The Claremont Independent
Transphobic Incident Revealed to be Misunderstanding
On March 2, a transgender flag—pictured above—was taken down and reported missing outside of the Queer Resource Center (QRC) serving the Claremont Colleges, a college consortium in California which includes Pomona, Harvey Mudd, Claremont McKenna, Scripps, and Pitzer Colleges. Despite the initial assumption of the act being a result of transphobia and reported to Campus Safety, in a later email to the Claremont Colleges community, the QRC clarified that there was a misunderstanding, and that the act was not caused by transphobia.
In an email sent to students on Tuesday, Dr. Manny A. Diaz—the director of the QRC—wrote that on the evening the trans flag went missing, “the QRC immediately related this incident to professional staff and a Campus Safety report was filed. The initial assumption was that this act was the direct result of transphobia. Such acts of violence and discrimination are things the QRC works hard to combat at The Claremont Colleges.”
Later, the QRC staff found out that the act was not directed against transgender individuals:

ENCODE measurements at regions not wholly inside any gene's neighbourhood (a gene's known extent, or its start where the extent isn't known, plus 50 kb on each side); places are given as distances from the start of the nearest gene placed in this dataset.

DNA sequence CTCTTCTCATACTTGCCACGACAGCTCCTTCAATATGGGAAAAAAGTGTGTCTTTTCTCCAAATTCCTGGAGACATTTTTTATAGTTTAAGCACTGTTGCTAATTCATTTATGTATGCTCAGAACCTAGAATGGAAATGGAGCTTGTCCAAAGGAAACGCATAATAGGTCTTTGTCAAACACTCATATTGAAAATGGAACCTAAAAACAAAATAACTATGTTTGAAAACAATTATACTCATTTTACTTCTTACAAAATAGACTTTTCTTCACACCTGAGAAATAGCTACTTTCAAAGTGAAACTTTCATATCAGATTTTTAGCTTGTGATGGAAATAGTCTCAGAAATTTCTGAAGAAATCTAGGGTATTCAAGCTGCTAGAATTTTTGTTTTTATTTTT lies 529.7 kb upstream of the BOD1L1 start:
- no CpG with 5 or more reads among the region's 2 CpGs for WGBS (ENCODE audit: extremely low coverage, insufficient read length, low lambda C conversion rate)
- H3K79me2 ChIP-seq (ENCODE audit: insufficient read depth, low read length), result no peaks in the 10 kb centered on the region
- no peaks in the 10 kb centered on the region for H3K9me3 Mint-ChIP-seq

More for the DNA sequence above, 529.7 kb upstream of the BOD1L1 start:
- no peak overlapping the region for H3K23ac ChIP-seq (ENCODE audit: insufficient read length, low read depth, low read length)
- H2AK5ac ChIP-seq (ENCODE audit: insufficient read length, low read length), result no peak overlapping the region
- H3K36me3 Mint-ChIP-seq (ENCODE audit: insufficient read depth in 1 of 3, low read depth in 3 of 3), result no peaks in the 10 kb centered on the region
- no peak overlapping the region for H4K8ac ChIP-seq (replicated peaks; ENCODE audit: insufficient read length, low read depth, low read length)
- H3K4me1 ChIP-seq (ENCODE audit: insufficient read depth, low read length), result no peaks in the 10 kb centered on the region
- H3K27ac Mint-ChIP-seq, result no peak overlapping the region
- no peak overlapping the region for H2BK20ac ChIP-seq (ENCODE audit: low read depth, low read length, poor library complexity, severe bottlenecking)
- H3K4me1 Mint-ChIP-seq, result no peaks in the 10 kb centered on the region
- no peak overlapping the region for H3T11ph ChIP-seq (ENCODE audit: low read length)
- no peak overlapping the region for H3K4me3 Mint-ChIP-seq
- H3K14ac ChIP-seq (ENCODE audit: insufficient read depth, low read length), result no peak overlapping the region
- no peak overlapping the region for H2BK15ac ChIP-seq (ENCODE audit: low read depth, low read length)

“However, a few days post-incident, the trans flag was returned to the QRC with an apology. During this process, Pharalyn and I learned this incident was not an act of transphobia nor was anyone harmed in the process,” Diaz continued.
During the evening of the incident, some members of the Claremont Colleges community reacted in outrage; one person posted on Facebook asking the community to help find and identify those that took the flag labeling them as “bold a*s transphobes.” Another commenter stated “this is so ugly, y’all don’t deserve rights.”
Diaz continued, stating that “[i]n an attempt to respect the members of the community involved in this incident, we quietly informed the community of the misunderstanding, including QRC Graduate Assistants and Student Associates. However, it has come to our attention that our attempts to inform others that this was not a transphobic incident have not reached all members of our community to date. Therefore, please accept our apology in not making a more public statement about this incident sooner as our intention was to balance the needs of the community with the need to widely share that this was a misunderstanding.”
It is not clear what Diaz refers to when discussing the need to “balance the needs of the community” with the responsibility to provide the truth of the incident to the greater Claremont Colleges community, especially after serious accusations of transphobia had been made.
It was announced that the trans flag will be rehung in front of the Queer Resource Center in the near future.
Members of the Claremont Colleges rank among the most LGBT-friendly colleges in the United States, with accepting and tolerant student bodies.
Photo: Wikimedia Commons